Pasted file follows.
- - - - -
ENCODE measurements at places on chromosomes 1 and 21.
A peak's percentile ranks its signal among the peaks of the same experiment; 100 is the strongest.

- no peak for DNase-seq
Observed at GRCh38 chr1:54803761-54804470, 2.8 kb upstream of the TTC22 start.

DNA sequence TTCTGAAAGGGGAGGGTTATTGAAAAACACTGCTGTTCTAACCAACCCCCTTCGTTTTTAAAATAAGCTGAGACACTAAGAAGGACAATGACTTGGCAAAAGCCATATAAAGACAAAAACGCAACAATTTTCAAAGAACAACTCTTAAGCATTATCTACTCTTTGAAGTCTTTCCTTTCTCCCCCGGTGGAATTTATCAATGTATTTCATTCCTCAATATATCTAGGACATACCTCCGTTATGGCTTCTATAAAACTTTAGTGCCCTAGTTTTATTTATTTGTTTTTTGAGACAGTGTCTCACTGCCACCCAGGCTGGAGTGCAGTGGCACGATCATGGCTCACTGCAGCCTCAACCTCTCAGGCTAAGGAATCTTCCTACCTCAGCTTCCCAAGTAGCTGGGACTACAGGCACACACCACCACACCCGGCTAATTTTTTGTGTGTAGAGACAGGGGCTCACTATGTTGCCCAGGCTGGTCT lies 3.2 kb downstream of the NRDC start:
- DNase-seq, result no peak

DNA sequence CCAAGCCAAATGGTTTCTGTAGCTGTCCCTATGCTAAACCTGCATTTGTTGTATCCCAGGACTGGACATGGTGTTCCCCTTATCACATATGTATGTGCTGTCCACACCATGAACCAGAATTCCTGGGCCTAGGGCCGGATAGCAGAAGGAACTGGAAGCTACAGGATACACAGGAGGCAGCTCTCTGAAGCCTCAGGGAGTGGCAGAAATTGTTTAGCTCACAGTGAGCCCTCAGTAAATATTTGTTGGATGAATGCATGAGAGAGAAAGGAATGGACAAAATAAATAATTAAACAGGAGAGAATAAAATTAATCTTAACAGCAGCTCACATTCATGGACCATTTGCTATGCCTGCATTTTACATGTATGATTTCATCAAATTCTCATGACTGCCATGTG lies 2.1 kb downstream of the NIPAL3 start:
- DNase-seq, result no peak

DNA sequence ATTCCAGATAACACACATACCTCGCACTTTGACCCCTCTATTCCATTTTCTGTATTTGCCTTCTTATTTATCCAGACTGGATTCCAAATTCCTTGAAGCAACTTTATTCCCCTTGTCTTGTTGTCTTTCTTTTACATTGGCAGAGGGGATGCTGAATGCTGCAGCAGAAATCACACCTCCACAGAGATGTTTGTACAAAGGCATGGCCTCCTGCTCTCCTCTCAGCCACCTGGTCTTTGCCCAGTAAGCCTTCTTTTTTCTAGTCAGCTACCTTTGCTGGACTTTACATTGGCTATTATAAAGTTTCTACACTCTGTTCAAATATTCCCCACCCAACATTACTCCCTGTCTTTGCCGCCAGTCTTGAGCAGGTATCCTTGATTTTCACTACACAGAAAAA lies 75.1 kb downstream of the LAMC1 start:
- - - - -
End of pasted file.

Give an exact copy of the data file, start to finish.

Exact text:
ENCODE measurements at places on chromosomes 1 and 21.
A peak's percentile ranks its signal among the peaks of the same experiment; 100 is the strongest.

- no peak for DNase-seq
Observed at GRCh38 chr1:54803761-54804470, 2.8 kb upstream of the TTC22 start.

DNA sequence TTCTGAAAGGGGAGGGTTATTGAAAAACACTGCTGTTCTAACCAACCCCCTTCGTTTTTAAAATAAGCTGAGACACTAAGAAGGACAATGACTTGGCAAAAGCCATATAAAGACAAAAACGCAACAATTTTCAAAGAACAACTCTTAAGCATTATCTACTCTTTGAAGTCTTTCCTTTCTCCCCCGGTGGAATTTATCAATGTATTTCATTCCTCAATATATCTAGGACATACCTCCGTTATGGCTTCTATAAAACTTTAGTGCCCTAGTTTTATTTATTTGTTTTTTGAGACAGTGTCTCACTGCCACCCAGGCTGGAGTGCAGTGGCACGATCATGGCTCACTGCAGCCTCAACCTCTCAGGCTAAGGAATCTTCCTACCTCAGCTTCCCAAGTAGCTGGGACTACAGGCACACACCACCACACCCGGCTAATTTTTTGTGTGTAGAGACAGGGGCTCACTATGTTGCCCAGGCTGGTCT lies 3.2 kb downstream of the NRDC start:
- DNase-seq, result no peak

DNA sequence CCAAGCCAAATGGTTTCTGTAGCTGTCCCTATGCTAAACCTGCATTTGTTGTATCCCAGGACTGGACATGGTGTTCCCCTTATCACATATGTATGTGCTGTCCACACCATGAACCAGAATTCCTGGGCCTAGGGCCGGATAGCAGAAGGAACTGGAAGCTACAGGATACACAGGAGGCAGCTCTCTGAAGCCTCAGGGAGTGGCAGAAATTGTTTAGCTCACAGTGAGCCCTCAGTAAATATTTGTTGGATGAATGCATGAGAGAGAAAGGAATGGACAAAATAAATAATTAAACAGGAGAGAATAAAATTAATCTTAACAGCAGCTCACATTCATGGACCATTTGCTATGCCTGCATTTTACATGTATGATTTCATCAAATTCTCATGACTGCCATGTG lies 2.1 kb downstream of the NIPAL3 start:
- DNase-seq, result no peak

DNA sequence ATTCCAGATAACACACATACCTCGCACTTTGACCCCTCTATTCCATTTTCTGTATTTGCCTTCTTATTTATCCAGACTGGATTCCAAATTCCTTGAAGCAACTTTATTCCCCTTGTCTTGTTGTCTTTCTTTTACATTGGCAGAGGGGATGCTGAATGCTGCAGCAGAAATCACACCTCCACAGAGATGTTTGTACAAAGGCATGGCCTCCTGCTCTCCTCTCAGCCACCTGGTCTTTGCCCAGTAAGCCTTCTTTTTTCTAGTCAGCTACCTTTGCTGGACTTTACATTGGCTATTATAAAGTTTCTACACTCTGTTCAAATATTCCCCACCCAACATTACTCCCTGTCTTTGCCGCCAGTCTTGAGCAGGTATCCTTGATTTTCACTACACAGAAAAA lies 75.1 kb downstream of the LAMC1 start: